Public dialogue soon on capital punishment, decriminalization of gay sex -Luncheon

Guyana will soon be holding public consultations on corporal punishment, capital punishment and the decriminalization of gay sex in keeping with the country’s commitment at the Universal Periodic Review (UPR) of the UN Human Rights Council in Geneva in 2010, according to Cabinet Secretary Dr Roger Luncheon.

Speaking at his weekly press conference at the Office of the President, Dr Luncheon said that among the more important highlights in Guyana’s submissions in 2010 were the pledges to hold consultations on corporal punishment, capital punishment and decriminalizing same sex unions.

The Universal Periodic Review was attended by Minister of Foreign Affairs Carolyn Rodrigues-Birkett and Presidential Advisor on Empowerment Gail Teixeira.

Although Guyana had given those pledges since 2010 the consultations would only be held this year and the outcome would be reported to the UN by this yearend.

Asked why it took so long to commence the consultations, Dr Luncheon said that the three issues are the kinds of matters that one would deal with “within an extremely elaborate and well thought out way.”

He said Guyana has about nine months to hold the consultations and he believes that the country can provide to everyone’s satisfaction “a pretty reasonable national effort at defining where we stand on these issues.”

Dr Luncheon was also asked why there has been a freeze in the hanging of persons who are on death row with the last execution being in 1999 and he said that  since the commitment was made to the UN in 2010 it would not have been right to continue to hang persons.

“Maybe if I am forced to answer…I would say…we left the UPR in 2010 with the commitment to consult on the matter and if I am boxed in to offering some defence of the delay in implementing the laws of Guyana which provides for capital punishment…I would want to believe were we to continue hanging whilst we continue promising to consult on the matter, then the old people would say it is a done case,” Luncheon said.

Thirty-two men are believed to be on death row awaiting executions.

Luncheon said on the three issues cabinet adopted the recommendations from the sub-committee on governance, calling for public consultations organized by Minister of Education Priya Manickchand, Minister of Home Affairs Clement Rohee and Teixeira respectively.

It was a split cabinet which approved the consultation on capital punishment as it was pointed out that legislative intervention during the previous administration had rejected abolition of the death penalty in favour of offering other penalties for defined categories of murder and it was in that context Rohee was asked to conduct the consultations on the subject.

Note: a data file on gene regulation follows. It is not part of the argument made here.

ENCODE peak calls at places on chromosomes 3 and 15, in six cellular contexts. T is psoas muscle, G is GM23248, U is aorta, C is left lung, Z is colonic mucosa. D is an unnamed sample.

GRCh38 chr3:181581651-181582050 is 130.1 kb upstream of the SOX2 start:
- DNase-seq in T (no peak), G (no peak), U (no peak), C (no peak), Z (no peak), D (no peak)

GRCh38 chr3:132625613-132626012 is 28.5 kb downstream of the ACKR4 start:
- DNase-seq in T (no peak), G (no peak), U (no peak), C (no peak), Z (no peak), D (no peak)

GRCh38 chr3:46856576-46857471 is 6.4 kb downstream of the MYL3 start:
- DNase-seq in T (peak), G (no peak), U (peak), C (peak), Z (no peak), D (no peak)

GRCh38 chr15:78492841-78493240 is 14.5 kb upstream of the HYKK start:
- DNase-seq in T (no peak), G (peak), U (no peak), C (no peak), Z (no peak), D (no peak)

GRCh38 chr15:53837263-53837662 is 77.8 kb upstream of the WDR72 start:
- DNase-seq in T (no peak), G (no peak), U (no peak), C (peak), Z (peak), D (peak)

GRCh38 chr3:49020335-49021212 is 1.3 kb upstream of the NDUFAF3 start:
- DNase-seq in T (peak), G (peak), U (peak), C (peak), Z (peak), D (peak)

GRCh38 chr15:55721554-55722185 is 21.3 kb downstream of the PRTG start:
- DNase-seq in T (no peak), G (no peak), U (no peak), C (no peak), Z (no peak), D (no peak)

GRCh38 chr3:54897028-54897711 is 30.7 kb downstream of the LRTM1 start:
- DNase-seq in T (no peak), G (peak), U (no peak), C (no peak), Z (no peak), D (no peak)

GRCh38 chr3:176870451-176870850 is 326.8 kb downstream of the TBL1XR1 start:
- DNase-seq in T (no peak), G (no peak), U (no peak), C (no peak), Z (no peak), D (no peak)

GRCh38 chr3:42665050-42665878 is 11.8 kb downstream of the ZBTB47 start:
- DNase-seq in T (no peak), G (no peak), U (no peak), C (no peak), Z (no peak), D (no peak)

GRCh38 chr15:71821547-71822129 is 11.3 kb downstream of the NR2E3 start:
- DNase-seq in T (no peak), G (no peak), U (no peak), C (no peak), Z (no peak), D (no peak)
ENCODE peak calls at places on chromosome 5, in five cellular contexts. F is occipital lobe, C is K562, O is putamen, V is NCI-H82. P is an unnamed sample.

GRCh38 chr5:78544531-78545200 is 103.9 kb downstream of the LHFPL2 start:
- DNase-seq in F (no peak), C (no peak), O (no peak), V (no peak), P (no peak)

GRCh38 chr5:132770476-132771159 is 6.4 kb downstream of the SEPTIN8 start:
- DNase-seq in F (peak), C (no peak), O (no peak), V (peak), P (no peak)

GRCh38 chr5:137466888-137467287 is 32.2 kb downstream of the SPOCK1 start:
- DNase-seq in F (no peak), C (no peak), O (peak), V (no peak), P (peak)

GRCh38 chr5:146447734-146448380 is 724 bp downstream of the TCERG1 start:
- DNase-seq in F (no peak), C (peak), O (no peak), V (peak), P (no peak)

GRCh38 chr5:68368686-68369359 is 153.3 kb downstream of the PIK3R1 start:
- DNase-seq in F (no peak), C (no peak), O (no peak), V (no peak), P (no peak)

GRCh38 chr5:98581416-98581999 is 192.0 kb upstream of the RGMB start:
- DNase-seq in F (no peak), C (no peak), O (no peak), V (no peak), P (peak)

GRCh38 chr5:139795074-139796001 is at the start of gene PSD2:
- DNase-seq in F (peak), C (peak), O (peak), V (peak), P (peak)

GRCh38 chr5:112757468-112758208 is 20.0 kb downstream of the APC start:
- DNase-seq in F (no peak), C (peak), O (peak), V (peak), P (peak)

“That was the one recommendation offered by the cabinet sub-committee that considered the matter, that enjoyed the support of cabinet,” Luncheon said on the decriminalization of gay sex.

Guyana’s submission to the UPR in 2010 had come under some flak from the Guyana Human Rights Association (GHRA) which had argued that the country’s report did not benefit from consultations and was contemptuous of the council and civil society here.

GHRA had said that the Guyana Report reflected contempt for both the Human Rights Council and for Guyanese civil society.

Also Teixeira was considered to have provided a misleading answer to the UN council in relation to compensation for the 15-year-old boy who was tortured by police in October 2009.

Her answer was recorded and when questioned by Stabroek News on the issue she had denied that she had implied that the boy was compensated.

In answer to concerns raised by Canadian Ambassador Jeffrey Heaton, Teixeira had said, “The young man (Twyon) Thomas, a most tragic event. It has been openly investigated and the perpetrators have been brought to the court and have been charged and also compensation and counseling and medical treatment for the patient.” Her answer implied that there was compensation for Thomas when there hasn’t been any.

“I know what I said and I didn’t say he was compensated,” she said, adding that “there is a fault somewhere” in the webcast viewed by this newspaper, Teixeira had said when contacted by Stabroek News.

Thomas is still to be compensated even though the court has awarded him a sum, but he never attended court resulting in the matters against the alleged perpetrators being dismissed and he has not been seen since.

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